07 May A ‘Right to Hear’ – Your Responsibilities to Customers with Hearing Loss
11 million people (1 in 6) in the UK live with hearing loss. They constitute the largest disabled group and almost a quarter of them wear a hearing aid.
This quick reference guide has been produced for Deaf Awareness Week 2019.
It sets out your responsibilities as a service or business with premises accessible to the public and the assistive listening technology that can help you to meet those responsibilities.
Legal requirements and best practice
The Equality Act 2010 states that everyone should be treated equally. Public buildings are required to make “reasonable adjustments” to allow people with hearing loss to access venues and services.
What constitutes a “reasonable adjustment” depends on the size of the organisation, the costs involved and how practical it would be to make the changes.
The Act requires service providers such as banks to provide information in an accessible format to everyone, so a hearing loop at a banking counter would be a “reasonable adjustment.”
“It’s like being the one sober person at a party where everybody else is enjoying themselves. It ranges from sometimes just wanting to cry through to utter rage.”
Maureen’s experience of the theatre with hearing loss
Part M of building regulations provides premises with guidance for making sure everybody can access and use buildings and their facilities.
The revised British Standard 8300 (January 2018) represents best practice for making buildings inclusive and accessible. For the first time, it now includes recommendations for where assistive listening technology should be provided.
Read more on legislation by clicking here.
Only 1 in 10 shops provide hearing loops for customers with hearing aids
The role of assistive listening technology
More than 2.5 million people with hearing loss wear a hearing aid. These amplify all sound making it difficult for wearers to distinguish the speech or music they want to hear.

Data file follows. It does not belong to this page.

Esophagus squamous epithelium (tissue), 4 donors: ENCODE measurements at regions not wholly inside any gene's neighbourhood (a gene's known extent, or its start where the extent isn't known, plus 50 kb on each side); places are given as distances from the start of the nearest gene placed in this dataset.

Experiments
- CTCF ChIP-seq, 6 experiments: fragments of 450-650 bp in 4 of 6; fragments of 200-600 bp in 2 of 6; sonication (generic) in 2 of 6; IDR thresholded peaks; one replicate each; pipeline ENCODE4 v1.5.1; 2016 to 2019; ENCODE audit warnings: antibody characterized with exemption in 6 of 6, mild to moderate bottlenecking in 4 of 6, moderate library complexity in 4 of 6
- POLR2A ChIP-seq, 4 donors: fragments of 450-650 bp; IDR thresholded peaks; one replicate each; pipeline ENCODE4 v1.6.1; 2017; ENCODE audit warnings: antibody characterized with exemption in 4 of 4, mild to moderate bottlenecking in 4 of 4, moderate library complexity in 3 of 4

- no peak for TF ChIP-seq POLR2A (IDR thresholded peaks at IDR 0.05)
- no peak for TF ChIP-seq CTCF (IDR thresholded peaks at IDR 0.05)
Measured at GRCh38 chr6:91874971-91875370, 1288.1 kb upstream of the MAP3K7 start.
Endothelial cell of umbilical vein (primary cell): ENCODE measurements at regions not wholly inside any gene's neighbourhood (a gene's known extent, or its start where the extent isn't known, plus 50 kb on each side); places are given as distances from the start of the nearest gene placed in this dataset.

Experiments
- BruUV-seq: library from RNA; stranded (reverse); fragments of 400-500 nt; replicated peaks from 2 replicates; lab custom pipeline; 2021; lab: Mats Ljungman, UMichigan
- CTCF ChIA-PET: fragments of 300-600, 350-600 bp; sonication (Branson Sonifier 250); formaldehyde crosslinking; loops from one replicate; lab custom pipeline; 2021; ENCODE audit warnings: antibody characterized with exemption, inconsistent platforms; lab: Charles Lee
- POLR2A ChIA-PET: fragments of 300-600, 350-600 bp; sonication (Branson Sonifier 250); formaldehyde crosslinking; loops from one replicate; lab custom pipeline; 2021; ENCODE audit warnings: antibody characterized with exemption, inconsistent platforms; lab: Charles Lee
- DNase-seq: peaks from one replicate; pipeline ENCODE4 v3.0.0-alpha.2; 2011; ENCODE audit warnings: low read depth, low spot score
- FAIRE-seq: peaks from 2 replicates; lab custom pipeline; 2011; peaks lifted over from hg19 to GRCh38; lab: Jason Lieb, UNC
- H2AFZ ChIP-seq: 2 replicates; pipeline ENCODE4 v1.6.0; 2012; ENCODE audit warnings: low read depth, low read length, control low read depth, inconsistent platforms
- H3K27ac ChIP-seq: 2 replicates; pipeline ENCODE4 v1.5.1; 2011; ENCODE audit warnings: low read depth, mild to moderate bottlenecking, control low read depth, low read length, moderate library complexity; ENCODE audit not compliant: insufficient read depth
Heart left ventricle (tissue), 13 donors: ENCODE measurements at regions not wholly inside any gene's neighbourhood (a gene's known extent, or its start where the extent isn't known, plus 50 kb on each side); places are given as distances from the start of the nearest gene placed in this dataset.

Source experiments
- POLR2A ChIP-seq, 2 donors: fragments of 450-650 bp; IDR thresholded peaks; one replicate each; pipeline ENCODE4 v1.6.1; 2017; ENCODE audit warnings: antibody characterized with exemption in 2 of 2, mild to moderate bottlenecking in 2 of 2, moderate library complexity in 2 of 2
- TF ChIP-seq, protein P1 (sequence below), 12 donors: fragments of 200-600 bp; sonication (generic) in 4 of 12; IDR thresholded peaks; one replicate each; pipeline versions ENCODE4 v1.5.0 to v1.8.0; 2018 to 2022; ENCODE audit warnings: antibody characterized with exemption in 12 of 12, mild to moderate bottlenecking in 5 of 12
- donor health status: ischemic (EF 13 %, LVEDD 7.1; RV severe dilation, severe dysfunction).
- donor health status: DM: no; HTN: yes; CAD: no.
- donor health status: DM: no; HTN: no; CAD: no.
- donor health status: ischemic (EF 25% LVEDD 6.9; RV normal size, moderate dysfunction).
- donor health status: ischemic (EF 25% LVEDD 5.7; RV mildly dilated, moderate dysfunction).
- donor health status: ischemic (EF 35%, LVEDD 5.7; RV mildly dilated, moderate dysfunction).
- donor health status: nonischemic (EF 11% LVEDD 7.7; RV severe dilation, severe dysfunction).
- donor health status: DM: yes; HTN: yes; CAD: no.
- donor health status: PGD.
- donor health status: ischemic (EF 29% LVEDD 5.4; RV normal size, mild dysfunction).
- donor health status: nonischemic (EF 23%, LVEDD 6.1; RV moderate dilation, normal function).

Assistive listening technology enables users to hear sound sources directly by cutting out background noise.
Hearing Loops – Sound is picked up through a microphone, converted to magnetic impulses by the loop ‘driver’ and transmitted via a loop aerial which is often embedded into a floor or laid beneath tiling or carpets. When a user switches their hearing aid to the ‘T’ position it converts this signal back to the original sound.
Infrared Systems – Infrared systems use light to transmit audio signals to receiver units. This technology is ideal for spaces where confidentiality is required, such as conference rooms, police stations and courtrooms.
Radio Frequency Systems – Radio waves are not obstructed by walls, glass or other obstacles and can be transmitted over large areas. These systems can also be used for multiple language presentations on guided tours.
Speech Transfer Systems – Microphones that amply speech at a secure window should have built-in hearing loops so customers with a hearing device can hear the staff member clearly
Planning an installation
Every tender, refurbishment project and new build should incorporate some form of assistive listening technology. Plan it in at the earliest stage with specialist advice to minimise costs and maximise performance.
A specialist installer will consider:
Room size and construction – How much power is needed? Will metal loss affect the signal strength?
Room usage – Does it need blanket coverage or a number of listening areas? Does sound need to be contained for confidentiality?
Fixtures and fittings – Power sources such as air conditioning systems can cause interference. Visual barriers may block signage or passengers using a listening area may not be able to see departure boards
Once a system has been installed, regular testing and maintenance is essential. Make sure it is turned on, is working and that staff are trained to use it.
Why it matters
The number of people with hearing loss is expected to reach 15.6 million by 2035. That’s 1 in 5 of the population.
For retailers, the leisure industry, consumer banking services and transport operators there is an obvious business case for enhancing communication, both in terms of income and reputation.
Three out of four people with disabilities have walked away from businesses due to a lack of disability awareness and poor service.
For employers and facilities managers, managing hearing loss is a welfare issue, with those affected 2.5 times more likely to develop depression. Unsupported, employees’ performance may be affected. Their safety may also be compromised if they can’t hear emergency alarms or announcements clearly.
Ultimately, providing assistive listening technology and improving people’s ability to communicate has benefits for everyone concerned.
Speak to us about finding a solution that’s right for you. Contact us on 01732 223900 or email@example.com.
To download a PDF version of this guide, click here.